The Red Book Of Scotland

The Red Book Of Scotland seeks to fill a huge gap in the history of Scottish genealogy. Researched over 30 years, this publication is the fruit of a massive self-funded research project by Gordon MacGregor, and puts genealogy back in its rightful place as a serious academic discipline.

The Red Book of Scotland is, quite simply, an essential new reference tool that should always be available to anyone working in the field of Scottish history and Scottish genealogy in the broadest sense.

What is The Red Book Of Scotland Project?

Founded some twenty-seven years ago, the aim of The Red Book of Scotland Project was to conduct extensive research into the original existing documentation and use the information contained therein to compile genealogical records of each Scottish designated family of their origins. earliest to as far ahead in time as possible.

Unlike many other genealogical works, this Project does not limit itself to extolling the social attributes of most senior members of each family but, on the contrary, it is broad and focused on identifying as many family members, male and female, and their descendants as possible in order to compile a comprehensive report. as the documentation allows.

The Red Book Of Scotland Project Motivation

I am often asked where the motivation for the Red Book project came from and the answer is quite clear: upon reviewing the research material available in the late 1980s, it quickly became apparent that the pedigree was in poor health. Most publications are decades if not centuries and are generally unreferenced and focused on extolling the virtues of senior members of the class to which they are entitled.

For someone interested in understanding the interrelationships that underpin the complex web of interdependence in social networks, such publications are simply inadequate. Apart from that is the fact that absolutely no academic papers focusing on genealogy are produced, therefore, faced with the absence of such material,

Historically, genealogy has always been the most serious issue and so for many reasons. For example, the Book of Genesis is a work devoted almost entirely to genealogical and age-long narratives of manuscripts detailing the ancestry and relationships between various worthy families that have been produced on a regular basis, then, if we take the time to consider these seminal moments in the history of our Nation ourselves, we find that genealogy resides in their hearts. The genealogy resolved the inheritance problem of the strong and the powerless and allowed them to legally take either the castle or the cowshed, and even to claim the extraordinary six pence due to deceased relatives to whom they had been recognized as heirs.

Continuation of the History of The Red Book of Scotland

Subsequently, it itself completed the succession of the Nation’s Monarchs from Malcolm Canmore to John Balliol, Robert II., and James VI. & I. and genealogies that provide the latter with the sole right to succeed to the English throne in 1603. Our past and present records are filled to the brim with examples of genealogies used to complete succession not only for claims with dimensional histories but also for tracing living relatives of people who died for legal purposes, and in the thousands of published volumes of Scottish narrative histories, genealogies quietly form the backbone.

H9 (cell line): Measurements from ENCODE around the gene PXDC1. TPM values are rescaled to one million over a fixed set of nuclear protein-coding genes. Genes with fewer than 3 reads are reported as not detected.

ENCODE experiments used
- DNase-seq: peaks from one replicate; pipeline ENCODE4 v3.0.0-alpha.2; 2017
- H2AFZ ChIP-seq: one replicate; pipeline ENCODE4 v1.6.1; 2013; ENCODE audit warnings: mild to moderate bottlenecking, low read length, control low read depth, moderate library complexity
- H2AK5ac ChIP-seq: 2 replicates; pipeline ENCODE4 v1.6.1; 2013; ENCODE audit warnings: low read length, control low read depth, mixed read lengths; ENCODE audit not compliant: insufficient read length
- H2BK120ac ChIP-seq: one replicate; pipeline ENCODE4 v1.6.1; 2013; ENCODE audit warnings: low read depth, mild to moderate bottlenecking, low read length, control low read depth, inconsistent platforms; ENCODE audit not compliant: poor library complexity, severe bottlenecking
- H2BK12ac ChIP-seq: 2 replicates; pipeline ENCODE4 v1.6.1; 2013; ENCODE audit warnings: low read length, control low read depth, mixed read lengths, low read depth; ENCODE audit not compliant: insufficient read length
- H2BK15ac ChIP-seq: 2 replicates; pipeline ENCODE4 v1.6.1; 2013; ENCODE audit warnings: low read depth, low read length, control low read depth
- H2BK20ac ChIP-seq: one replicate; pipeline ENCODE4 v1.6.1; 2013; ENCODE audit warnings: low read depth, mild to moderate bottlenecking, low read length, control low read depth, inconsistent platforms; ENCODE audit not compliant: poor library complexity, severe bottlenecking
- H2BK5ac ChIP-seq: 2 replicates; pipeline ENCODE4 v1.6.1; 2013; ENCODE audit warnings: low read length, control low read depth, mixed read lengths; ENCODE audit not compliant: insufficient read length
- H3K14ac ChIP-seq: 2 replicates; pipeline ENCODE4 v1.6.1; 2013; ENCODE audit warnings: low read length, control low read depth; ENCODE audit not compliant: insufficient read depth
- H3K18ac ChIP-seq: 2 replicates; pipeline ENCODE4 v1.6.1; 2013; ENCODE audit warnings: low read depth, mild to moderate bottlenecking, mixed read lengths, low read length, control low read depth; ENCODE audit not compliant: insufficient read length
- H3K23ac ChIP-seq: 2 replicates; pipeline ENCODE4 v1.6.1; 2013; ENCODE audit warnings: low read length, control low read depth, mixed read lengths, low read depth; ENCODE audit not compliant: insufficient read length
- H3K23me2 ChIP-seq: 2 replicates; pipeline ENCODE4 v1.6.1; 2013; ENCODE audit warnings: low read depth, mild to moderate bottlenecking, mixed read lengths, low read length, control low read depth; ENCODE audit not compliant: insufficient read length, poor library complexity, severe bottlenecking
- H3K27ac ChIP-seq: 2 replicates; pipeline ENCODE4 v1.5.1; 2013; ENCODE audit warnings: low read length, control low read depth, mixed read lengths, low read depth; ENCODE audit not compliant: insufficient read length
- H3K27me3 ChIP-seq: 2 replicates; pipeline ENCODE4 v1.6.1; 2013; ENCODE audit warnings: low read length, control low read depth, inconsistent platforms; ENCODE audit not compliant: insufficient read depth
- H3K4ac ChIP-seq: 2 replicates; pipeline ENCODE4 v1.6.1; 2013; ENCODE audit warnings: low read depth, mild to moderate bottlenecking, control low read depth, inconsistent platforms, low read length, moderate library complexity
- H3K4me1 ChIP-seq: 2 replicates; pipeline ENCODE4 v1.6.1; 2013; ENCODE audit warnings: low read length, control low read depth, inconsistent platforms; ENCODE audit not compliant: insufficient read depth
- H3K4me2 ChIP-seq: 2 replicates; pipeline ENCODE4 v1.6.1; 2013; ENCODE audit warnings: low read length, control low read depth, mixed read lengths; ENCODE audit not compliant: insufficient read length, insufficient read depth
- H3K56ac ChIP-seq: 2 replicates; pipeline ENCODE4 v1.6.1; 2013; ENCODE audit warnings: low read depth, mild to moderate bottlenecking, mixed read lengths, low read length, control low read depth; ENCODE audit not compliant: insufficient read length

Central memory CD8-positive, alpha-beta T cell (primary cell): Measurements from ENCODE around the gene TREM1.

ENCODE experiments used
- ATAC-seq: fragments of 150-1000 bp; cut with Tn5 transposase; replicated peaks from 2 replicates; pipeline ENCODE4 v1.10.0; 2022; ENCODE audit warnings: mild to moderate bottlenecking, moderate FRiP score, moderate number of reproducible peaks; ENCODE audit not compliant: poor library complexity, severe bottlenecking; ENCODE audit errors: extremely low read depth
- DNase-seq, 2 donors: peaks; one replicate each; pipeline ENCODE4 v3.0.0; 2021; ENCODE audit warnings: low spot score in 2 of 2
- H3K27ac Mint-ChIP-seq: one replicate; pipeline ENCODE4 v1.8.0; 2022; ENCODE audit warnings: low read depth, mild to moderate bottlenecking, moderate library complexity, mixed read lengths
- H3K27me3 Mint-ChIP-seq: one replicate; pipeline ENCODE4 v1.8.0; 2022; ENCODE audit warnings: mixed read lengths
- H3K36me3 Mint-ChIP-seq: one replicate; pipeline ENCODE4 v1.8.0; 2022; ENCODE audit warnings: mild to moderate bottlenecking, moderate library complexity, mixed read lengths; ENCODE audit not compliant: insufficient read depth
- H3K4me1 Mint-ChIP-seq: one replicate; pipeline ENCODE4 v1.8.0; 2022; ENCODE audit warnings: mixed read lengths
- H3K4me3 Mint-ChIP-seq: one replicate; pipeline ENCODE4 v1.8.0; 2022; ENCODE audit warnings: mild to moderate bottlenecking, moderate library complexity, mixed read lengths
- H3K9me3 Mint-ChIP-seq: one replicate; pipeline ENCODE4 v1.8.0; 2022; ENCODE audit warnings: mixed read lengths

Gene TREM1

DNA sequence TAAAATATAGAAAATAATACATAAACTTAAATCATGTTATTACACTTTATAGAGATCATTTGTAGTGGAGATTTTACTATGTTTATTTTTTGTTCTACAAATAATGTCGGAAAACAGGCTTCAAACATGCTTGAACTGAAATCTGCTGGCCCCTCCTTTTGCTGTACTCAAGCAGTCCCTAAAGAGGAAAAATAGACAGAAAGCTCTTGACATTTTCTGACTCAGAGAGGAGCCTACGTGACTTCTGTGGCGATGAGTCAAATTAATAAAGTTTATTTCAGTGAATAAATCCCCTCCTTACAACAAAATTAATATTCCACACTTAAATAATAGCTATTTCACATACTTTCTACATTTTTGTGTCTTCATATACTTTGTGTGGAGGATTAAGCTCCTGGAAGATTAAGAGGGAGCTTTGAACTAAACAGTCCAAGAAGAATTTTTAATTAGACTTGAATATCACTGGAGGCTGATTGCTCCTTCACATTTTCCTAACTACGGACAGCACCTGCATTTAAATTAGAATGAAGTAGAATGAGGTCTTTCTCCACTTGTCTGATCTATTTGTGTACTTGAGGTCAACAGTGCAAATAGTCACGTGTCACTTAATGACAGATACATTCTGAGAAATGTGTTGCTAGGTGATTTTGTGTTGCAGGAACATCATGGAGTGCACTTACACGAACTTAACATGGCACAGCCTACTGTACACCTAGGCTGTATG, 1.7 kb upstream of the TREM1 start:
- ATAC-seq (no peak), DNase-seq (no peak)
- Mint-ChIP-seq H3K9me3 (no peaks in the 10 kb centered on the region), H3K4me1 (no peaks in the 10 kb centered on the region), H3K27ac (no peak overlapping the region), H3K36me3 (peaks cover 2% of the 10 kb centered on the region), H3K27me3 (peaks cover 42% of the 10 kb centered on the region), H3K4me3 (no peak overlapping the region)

We see girls marrying for international, national and much more local political ends and we find extended family units supporting certain factions during times of national and local intrigue and crisis. When King Alexander III. died in 1282, the only remedy to fill the vacant throne became a matter of strict genealogy. First to confirm Margaret’s succession of Norway and her death to a person who can prove to be the next most senior relative through maternal descent, and for all trials held and evidence considered and debated, this is a legal process based solely on genealogical evidence.

Such is the importance of genealogy and this is recognized by many of our Nation’s most eminent Antiquarians from William Anderson to John Maitland Thomson and John Riddell. Not only did they all have a healthy interest in genealogical studies in primary sources, but they rightly saw the need to dedicate a great deal of their time to transcribing and editing various royal and other records so that they could be published and carried. into the wider public domain to stimulate and encourage wider study and discourse. Society was formed for this purpose and their works are so enduring that they are still regularly consulted and cited by professional and amateur researchers.

The Red Book Of Scotland

Conclusion of The Red Book of Scotland

Since its inception, the methodology incorporated into this project has been used by Anderson, Maitland Thomson, and their contemporaries who demand constant consultation of primary source evidence and use of the facts contained therein to compile genealogical records of each individual family.

The benefit of such a practice is that whatever information and relationships are established, they form a solid and reliable basis for others to use and build on in the same way. That more than anything can be said best describes the rationale and nature of this project. The only change that has been made is a reference method that is more in line with modern practice where each important point in the body of the text is given a footnote detailing the exact source reference.

From the current status of the project, the fruit produced so far can be seen both on this website and the various publications produced so far, and it is reassuring to know that the information has been well received and used by academics and amateurs alike, and cited in various works published published based on individual achievements.